Elderly man survives stingray stab

LIGHTHOUSE POINT, Fla. (AP) _ An 81-year-old man was in critical condition Thursday after a stingray flopped into his boat and stung him in the chest, leaving a 30-centimetre-long barb that penetrated his heart similar to the accident that killed "Crocodile Hunter" Steve Irwin.

"It was a freak accident," said David Donzella, Lighthouse Point’s acting fire chief. "It’s very odd that the thing jumped out of the water and stung him. We still can’t believe it."

Fatal stingray attacks like the one that killed Irwin last month while he was swimming on Australia’s Great Barrier Reef are rare, marine experts say. Rays reflexively deploy a sharp spine in their tails when frightened, but the venom coating the barb usually causes just a painful sting for humans. James Bertakis of Lighthouse Point was on the water off Florida with his granddaughter and a friend Wednesday when a stingray flopped onto the boat. Bertakis was apparently trying to remove the spotted eagle ray from the boat when he was stung, police Cmdr. Mike Oh said. The ray measured about a metre across.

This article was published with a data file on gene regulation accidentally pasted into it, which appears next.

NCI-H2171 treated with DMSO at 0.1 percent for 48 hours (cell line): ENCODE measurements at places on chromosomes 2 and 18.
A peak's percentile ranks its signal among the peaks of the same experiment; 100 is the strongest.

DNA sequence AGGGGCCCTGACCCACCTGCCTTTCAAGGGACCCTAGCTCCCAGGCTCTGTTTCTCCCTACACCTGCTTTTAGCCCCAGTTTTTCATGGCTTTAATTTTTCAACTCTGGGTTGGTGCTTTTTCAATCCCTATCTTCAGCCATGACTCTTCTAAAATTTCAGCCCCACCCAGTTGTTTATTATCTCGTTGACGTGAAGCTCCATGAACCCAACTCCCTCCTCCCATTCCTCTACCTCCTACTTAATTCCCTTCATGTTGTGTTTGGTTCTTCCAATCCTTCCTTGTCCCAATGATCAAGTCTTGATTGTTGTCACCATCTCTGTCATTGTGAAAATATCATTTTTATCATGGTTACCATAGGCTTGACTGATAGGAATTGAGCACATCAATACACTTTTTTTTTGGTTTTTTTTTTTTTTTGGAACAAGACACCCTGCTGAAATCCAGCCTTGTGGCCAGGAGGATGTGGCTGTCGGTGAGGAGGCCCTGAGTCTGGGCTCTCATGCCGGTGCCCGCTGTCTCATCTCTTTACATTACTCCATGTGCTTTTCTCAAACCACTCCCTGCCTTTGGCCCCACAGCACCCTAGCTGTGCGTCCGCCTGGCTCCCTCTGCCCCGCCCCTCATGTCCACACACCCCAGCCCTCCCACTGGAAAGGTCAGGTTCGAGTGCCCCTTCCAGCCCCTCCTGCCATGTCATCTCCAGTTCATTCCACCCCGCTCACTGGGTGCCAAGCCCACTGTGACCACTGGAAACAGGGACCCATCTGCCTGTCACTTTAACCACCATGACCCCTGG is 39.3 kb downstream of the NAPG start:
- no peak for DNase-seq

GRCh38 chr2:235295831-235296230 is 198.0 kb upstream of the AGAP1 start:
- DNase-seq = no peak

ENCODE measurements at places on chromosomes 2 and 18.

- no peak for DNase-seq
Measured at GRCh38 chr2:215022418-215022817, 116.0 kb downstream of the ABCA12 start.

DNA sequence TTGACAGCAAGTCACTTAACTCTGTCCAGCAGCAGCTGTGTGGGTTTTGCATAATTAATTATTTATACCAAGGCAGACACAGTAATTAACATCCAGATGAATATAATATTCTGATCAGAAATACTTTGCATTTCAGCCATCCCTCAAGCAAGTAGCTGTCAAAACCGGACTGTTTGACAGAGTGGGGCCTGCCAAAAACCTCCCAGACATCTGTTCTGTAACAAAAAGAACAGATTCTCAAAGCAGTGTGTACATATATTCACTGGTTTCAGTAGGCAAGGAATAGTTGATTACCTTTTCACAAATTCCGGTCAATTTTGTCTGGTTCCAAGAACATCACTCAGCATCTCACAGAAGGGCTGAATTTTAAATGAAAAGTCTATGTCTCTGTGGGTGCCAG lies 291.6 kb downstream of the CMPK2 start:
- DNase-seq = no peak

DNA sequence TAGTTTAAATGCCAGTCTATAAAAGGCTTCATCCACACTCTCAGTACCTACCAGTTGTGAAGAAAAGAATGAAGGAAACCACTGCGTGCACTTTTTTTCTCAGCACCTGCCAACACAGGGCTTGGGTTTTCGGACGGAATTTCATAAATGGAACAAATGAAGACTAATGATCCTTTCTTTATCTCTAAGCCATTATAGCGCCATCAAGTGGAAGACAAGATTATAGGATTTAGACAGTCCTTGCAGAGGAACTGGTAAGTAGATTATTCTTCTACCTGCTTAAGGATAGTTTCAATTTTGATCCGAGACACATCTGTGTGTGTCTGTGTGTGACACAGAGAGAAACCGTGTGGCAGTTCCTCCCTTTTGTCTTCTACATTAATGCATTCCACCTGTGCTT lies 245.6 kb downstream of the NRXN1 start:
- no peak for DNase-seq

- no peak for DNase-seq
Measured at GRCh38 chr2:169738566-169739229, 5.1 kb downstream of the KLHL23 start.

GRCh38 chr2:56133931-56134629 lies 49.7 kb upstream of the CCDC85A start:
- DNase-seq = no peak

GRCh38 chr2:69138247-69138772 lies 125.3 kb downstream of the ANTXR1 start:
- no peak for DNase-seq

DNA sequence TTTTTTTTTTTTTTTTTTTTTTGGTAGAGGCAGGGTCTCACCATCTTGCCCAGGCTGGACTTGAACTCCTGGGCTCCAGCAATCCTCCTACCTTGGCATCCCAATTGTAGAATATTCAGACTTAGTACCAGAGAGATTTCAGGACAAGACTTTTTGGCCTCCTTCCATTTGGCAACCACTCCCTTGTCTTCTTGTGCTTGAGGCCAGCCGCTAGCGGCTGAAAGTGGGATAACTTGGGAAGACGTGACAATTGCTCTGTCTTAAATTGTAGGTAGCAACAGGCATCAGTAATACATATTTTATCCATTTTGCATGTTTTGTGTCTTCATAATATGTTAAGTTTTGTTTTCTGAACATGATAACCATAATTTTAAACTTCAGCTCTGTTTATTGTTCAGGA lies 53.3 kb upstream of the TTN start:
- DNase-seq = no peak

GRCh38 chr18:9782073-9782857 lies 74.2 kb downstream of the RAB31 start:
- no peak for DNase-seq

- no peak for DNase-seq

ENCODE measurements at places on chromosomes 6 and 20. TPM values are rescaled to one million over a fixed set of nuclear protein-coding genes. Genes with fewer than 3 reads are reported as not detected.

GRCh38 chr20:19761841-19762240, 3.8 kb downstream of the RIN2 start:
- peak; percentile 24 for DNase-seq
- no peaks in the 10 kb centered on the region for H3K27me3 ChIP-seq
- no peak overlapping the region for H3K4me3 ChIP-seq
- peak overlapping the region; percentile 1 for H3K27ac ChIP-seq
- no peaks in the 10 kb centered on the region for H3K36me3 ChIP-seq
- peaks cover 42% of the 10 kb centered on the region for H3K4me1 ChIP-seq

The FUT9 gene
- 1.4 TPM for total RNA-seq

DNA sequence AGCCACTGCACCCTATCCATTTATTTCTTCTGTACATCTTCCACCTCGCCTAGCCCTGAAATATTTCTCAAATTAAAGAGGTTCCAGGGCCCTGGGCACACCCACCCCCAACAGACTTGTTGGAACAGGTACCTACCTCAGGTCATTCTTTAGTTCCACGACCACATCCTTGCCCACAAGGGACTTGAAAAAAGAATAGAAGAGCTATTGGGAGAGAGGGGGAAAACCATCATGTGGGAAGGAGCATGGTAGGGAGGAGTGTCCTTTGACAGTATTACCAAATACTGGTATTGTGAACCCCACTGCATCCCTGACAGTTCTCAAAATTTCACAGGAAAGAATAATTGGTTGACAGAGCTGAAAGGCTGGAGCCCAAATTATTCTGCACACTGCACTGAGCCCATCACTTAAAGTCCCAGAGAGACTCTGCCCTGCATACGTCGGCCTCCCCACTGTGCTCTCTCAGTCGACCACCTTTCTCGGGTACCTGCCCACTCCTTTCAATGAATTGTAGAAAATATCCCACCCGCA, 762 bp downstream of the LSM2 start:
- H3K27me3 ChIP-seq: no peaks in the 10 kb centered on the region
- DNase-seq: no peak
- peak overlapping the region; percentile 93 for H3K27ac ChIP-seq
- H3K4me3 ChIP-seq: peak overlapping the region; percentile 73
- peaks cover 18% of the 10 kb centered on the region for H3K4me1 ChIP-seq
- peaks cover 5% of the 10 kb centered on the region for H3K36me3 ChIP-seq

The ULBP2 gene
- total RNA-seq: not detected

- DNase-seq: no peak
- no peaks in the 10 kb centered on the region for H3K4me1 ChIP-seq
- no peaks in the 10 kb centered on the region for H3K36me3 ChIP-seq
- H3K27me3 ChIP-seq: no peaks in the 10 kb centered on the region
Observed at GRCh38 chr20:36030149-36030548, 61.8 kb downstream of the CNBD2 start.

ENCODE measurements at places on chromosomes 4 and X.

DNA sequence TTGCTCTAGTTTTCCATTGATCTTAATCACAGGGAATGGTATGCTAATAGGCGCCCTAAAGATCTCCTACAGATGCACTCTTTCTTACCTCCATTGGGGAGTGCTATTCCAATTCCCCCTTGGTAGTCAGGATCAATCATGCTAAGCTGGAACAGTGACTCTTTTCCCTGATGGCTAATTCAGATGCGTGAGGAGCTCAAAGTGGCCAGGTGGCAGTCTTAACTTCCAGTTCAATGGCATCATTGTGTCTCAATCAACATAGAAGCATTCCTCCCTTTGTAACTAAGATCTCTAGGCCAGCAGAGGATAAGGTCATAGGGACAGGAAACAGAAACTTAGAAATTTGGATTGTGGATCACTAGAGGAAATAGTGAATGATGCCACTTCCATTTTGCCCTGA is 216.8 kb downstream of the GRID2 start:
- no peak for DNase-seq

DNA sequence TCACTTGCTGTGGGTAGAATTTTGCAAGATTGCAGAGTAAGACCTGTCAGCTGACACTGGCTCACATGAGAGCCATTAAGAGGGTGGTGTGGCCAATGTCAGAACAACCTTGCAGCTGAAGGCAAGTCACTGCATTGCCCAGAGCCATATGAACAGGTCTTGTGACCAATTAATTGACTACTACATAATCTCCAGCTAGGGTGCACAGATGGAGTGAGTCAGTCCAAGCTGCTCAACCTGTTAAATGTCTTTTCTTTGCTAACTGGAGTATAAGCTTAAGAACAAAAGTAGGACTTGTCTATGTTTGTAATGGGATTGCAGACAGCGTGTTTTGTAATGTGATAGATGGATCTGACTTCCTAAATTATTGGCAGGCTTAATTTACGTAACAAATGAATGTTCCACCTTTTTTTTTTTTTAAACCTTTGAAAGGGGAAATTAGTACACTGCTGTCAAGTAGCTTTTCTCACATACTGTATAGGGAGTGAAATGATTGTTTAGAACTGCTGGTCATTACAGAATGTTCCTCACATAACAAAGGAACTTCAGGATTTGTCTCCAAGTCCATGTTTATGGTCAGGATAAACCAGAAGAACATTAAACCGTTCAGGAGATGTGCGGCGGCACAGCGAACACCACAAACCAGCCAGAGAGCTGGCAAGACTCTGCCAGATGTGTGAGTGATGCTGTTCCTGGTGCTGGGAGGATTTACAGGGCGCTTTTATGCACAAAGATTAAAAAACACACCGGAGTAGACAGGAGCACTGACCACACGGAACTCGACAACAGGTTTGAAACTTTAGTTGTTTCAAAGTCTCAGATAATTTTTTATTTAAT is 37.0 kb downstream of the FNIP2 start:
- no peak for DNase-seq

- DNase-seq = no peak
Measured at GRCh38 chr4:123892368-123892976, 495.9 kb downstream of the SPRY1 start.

The granddaughter and the friend steered the boat to shore and called 911. Doctors were able to remove the barb during surgery Wednesday and Thursday by eventually pulling it through his heart and closing the wound, said Dr. Eugene Costantini at Broward General Medical Center.

He said Bertakis’ case was different from Irwin’s because the barb stayed in Bertakis’ heart and was not pulled out. Videotape of Irwin’s last moments shows him pulling the barb from his chest. Ellen Pikitch, a professor of marine biology and fisheries at the University of Miami, who has been studying stingrays for decades, said they are generally docile.

"Something like this is really, really extraordinarily rare," she said. "Even when they are under duress, they don’t usually attack.’

Leave a Reply

Your email address will not be published. Required fields are marked *

Headline, Industry News

Elderly man survives stingray stab